Jonathan Safran Foer
Bret Easton Ellis is severing his real estate ties to New York by renting out his East Village loft apartment, the New York Observer reports. Ellis’s 950 square-foot apartment is available for five grand a month, but those who can’t afford Patrick Bateman level rent are advised to at least check out the American Psycho author’s open house, which is being held later today and this coming Sunday afternoon.
Paul Auster, Francine Prose, Colson Whitehead and Kurt Andersen are several of the participants in this year's Brooklyn Book Festival. A full lineup was announced yesterday.
In a literary/artistic version of the game ‘exquisite corpse,’ Jonathan Safran Foer is teaming up with Yale dean Samuel Messer and ten female artists to curate a retrospective for a fictional character known only as “S—.” Each artist has been asked contribute a painting corresponding to a different phase of S—’s life—she was born in 1950 and the show extends up until 2010—and for each work, Safran Foer will write an accompanying wall text. None of the artists are aware of what the others are doing, though all will respond to S—’s biography.
In response to Martin Amis’s claim last week that women write sex scenes better than men, The Guardian has posted a quiz challenging readers to guess whether excerpts of erotica were written by men or women.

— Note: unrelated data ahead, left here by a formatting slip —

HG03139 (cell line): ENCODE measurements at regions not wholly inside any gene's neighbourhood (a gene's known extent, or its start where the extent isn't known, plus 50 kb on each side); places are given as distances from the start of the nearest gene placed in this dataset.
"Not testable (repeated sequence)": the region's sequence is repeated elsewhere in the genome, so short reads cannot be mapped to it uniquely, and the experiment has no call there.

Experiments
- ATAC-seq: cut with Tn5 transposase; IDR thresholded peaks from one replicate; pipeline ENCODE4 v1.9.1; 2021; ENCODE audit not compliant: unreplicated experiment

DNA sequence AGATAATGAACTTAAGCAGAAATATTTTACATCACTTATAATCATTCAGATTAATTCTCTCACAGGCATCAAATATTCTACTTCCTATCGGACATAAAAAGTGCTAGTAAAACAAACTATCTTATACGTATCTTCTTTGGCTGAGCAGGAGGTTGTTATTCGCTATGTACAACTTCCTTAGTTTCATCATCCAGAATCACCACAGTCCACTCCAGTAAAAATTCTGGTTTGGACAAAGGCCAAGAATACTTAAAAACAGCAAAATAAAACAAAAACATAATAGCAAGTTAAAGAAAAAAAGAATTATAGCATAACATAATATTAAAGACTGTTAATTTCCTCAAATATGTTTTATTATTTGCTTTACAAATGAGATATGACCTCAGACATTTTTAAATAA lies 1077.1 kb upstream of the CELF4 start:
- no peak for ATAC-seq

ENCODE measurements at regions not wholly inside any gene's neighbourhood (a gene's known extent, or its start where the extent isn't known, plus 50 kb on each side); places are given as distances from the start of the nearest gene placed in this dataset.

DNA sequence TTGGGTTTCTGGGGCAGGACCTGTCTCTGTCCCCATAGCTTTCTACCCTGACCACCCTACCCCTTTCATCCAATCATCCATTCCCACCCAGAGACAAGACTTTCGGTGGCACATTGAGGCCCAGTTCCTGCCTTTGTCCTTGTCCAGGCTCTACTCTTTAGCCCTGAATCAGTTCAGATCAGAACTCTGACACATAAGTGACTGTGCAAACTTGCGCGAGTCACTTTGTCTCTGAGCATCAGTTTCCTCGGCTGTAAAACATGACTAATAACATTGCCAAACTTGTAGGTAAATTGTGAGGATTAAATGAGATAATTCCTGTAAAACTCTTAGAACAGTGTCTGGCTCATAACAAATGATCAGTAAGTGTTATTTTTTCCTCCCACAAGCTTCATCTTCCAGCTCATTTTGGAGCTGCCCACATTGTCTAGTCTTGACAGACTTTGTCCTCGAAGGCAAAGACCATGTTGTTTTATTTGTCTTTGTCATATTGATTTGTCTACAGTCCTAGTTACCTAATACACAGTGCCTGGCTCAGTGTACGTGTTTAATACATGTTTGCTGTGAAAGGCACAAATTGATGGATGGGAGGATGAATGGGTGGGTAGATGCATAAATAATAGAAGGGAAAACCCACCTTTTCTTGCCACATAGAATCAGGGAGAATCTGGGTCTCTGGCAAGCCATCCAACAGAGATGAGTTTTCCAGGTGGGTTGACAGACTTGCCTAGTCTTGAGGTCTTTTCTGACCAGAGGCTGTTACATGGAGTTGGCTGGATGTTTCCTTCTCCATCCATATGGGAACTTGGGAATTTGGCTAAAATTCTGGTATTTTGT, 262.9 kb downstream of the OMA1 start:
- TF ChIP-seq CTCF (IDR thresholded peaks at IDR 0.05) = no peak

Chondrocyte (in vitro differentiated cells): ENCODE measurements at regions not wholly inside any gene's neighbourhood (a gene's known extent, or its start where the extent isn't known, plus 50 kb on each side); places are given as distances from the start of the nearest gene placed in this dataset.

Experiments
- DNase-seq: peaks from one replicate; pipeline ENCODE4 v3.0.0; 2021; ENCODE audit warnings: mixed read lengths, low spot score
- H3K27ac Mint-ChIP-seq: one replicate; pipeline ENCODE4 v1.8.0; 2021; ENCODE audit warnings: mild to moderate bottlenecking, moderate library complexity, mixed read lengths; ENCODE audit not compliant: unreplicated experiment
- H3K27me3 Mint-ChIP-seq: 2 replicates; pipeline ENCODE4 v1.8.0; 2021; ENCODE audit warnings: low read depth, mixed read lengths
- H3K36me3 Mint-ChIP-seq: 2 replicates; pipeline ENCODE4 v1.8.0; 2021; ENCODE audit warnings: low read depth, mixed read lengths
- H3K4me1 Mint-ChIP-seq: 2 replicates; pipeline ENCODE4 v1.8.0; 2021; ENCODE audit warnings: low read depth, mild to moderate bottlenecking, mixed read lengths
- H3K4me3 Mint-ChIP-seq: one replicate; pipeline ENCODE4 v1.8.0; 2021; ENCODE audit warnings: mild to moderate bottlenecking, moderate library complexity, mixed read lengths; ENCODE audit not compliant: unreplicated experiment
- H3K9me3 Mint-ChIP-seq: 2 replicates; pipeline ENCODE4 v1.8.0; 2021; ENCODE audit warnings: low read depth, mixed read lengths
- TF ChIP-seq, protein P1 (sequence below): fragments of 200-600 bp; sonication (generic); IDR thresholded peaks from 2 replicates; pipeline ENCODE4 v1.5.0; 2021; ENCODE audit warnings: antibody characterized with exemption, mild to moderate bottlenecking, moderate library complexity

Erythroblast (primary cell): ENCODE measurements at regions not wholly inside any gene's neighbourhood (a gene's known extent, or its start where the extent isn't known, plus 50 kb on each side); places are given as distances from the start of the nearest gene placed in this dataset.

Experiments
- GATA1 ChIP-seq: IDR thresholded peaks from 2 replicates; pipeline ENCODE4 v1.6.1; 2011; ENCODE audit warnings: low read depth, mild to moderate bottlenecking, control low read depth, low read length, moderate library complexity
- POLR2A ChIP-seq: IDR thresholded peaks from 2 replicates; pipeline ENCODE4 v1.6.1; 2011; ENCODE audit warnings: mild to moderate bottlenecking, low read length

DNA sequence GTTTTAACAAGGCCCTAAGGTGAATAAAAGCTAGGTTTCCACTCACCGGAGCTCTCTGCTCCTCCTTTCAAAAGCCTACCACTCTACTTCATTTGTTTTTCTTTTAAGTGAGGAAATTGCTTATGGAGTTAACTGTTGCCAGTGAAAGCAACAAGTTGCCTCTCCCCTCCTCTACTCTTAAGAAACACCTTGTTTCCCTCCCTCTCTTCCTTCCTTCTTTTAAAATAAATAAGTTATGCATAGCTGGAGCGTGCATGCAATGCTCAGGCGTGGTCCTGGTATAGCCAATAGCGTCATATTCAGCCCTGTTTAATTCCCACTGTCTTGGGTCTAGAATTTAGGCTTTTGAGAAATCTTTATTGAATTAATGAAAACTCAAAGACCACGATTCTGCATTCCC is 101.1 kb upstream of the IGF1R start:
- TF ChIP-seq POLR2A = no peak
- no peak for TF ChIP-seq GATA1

Dot com online booksellers may soon be a thing of the past—Amazon and eight other companies have applied for licenses to register the .book internet domain.
n+1 stirs up social media circles with a provocative essay on Twitter’s effect on language. Among other things, the piece names David Foster Wallace as the progenitor of a “blog-style” of writing that Twitter has helped counteract. (On Twitter, Adam Sternberg notes that Maud Newton made this same observation nearly a year ago). The argument goes that while blogging led to a proliferation of the personal—per DFW—due to its spatial limitations, Twitter “has brought about a surprising revival of the epigrammatic impulse in a literary culture that otherwise values the merely personal and the super-colloquial as badges of authenticity.”
Penguin Press has signed Iowan Tracey Garvis Graves to a two-book deal after her self-published debut, On the Island. A variation on Lord of the Flies for those interested in teacher-student romance, the book is about a teenage boy who gets stranded on an island with his thirty-year-old teacher. Since it was released in March, the book has sold over 340,000 copies and been optioned for a movie. Penguin will reissue Island and publish its follow-up, Covet, in December 2013.